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Weiss J. S. 1, Bazan H. A. 1, Nishibe T. 2, Wong J. M. 1, Dardik A. 1,3
1 Section of Vascular Surgery Department of Surgery Yale University School of Medicine, New Haven, CT, USA
2 Division of Cardiovascular Surgery Department of Surgery Fujita Health University, Toyoake, Japan
3 Department of Surgery VA Connecticut Healthcare Systems, West Haven, CT, USA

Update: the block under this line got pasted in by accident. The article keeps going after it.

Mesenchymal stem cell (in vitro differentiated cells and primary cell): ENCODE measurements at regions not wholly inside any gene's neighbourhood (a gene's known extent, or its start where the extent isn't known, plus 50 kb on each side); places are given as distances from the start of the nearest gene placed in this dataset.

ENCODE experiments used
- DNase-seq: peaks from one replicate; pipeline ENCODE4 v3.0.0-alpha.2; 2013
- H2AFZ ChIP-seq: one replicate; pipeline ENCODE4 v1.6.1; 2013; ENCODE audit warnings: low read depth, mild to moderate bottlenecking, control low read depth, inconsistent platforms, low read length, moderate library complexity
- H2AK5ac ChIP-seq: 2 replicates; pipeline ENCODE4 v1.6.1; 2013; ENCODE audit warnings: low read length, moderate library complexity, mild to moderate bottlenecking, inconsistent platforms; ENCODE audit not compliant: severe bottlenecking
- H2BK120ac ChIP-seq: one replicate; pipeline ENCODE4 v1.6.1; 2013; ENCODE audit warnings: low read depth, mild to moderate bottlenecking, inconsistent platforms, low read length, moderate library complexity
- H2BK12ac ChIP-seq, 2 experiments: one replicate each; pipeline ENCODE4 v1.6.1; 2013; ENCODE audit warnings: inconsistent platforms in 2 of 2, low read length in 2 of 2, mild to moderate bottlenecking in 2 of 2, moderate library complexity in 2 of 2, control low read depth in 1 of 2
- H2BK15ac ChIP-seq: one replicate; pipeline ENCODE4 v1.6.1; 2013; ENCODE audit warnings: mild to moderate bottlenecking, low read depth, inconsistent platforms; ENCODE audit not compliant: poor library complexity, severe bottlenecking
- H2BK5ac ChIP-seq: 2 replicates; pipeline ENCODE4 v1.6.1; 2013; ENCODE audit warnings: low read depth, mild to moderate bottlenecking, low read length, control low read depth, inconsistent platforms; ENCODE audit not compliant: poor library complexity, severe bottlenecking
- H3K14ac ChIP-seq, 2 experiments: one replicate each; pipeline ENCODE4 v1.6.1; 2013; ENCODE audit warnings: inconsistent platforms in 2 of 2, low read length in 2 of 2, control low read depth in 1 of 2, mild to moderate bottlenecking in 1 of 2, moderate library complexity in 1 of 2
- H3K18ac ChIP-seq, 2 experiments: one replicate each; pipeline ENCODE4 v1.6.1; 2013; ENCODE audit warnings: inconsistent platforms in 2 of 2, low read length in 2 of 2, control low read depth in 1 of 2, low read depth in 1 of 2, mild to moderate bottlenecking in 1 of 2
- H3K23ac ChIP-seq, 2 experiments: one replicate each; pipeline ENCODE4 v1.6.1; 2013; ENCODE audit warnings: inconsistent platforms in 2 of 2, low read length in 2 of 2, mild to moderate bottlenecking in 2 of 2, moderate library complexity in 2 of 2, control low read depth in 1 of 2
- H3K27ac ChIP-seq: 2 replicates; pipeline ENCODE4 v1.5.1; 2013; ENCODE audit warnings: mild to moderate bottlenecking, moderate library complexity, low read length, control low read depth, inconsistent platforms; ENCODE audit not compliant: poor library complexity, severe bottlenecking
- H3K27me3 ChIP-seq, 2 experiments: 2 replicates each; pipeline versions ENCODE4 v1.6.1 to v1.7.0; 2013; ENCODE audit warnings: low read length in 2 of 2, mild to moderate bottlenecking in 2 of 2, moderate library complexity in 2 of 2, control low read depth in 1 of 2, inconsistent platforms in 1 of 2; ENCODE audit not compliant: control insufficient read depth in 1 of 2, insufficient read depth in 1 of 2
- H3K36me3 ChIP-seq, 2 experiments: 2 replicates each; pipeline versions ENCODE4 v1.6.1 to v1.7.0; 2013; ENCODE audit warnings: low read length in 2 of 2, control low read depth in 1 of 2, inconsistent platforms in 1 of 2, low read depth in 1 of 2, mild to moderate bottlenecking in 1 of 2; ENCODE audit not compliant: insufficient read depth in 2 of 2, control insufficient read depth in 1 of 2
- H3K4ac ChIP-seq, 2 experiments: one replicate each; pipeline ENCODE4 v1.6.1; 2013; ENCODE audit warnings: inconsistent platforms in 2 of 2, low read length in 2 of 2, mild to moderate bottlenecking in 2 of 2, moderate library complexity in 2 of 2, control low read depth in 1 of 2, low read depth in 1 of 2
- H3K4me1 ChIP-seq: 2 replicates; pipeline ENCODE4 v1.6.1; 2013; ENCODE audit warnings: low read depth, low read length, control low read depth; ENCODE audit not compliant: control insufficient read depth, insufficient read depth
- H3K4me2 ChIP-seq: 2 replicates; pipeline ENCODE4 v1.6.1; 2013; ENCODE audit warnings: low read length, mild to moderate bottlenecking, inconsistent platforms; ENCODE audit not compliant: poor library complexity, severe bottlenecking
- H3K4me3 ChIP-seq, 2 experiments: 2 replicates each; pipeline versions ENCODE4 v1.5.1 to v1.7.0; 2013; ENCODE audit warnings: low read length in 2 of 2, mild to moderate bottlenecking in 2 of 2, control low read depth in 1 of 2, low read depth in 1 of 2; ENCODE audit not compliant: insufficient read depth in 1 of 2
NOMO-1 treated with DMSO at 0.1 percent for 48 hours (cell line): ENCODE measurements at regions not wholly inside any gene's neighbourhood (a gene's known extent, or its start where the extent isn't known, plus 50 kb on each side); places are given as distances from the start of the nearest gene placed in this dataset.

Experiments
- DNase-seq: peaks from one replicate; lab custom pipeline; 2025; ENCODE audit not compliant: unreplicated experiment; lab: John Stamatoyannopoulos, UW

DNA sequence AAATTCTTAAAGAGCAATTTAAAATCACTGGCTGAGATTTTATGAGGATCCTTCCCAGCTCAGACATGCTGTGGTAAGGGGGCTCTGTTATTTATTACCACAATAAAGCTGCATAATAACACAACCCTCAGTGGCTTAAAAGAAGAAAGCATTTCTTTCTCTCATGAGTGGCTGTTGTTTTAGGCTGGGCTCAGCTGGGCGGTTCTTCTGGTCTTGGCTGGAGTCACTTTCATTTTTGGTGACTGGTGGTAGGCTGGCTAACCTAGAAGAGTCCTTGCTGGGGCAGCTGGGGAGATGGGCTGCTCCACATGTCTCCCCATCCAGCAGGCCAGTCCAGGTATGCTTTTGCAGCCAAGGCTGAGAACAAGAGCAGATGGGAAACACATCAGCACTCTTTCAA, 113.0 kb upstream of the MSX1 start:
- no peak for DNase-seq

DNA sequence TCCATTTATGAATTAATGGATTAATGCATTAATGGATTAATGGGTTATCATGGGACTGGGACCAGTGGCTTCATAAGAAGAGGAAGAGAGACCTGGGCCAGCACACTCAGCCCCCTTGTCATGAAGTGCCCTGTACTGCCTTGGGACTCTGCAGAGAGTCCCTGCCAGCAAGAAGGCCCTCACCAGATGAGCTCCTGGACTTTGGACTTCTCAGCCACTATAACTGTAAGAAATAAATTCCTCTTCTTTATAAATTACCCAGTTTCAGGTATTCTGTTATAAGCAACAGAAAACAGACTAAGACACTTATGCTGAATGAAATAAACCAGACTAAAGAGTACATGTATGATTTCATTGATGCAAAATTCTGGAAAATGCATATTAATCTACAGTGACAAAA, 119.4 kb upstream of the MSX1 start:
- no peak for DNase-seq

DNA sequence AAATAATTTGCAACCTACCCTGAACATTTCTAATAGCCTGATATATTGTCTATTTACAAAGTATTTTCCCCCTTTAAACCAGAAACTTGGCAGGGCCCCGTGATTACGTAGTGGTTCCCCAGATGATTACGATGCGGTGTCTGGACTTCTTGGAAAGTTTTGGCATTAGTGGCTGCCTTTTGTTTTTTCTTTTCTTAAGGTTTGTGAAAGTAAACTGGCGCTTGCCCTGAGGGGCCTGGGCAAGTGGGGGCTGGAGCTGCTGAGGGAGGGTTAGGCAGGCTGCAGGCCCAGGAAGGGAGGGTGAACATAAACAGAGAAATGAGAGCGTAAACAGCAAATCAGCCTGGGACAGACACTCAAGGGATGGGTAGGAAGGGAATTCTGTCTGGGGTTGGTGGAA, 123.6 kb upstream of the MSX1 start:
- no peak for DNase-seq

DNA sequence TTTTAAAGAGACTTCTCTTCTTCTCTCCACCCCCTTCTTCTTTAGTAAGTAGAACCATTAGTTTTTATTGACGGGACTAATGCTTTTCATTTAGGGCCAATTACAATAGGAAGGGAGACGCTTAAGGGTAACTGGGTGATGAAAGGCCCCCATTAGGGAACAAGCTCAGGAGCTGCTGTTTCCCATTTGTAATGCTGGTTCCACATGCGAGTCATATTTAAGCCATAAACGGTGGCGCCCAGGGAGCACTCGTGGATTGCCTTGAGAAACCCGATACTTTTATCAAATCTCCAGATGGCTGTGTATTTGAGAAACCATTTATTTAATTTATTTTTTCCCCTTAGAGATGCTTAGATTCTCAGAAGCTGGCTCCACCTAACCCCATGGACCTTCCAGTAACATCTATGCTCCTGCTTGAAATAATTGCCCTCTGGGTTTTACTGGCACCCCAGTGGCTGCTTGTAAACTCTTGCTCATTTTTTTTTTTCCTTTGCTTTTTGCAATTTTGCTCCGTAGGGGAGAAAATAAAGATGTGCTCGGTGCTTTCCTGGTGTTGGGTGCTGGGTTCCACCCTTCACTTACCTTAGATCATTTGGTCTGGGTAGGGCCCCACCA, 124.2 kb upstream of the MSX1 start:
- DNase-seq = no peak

The incorporation of endovascular procedures in the routine treatment of peripheral arterial lesions has revolutionized the field of vascular surgery. Although angioplasty has supplanted surgery as the primary treatment modality in many areas of the vasculature proximal to the inguinal ligament, the significant hurdle of long-term patency has prevented infrainguinal arterial angioplasty from completely replacing surgical bypass. Since neointimal hyperplasia is the key factor implicated in the restenosis of angioplasty-treated vessels, many adjunctive methods are targeted to reduce this biological response and improve the durability of angioplasty. Cutting balloon angioplasty (CBA) utilizes microtomes attached to a standard rigid balloon to score the vessel wall and allow controlled dissection of the artery. This variation of angioplasty is thought to minimize vessel wall trauma and subsequent inflammatory responses, reducing neointimal hyperplasia and restenosis. We review the literature on CBA, both its theoretical basis as well as its current results in the infrainguinal arterial tree.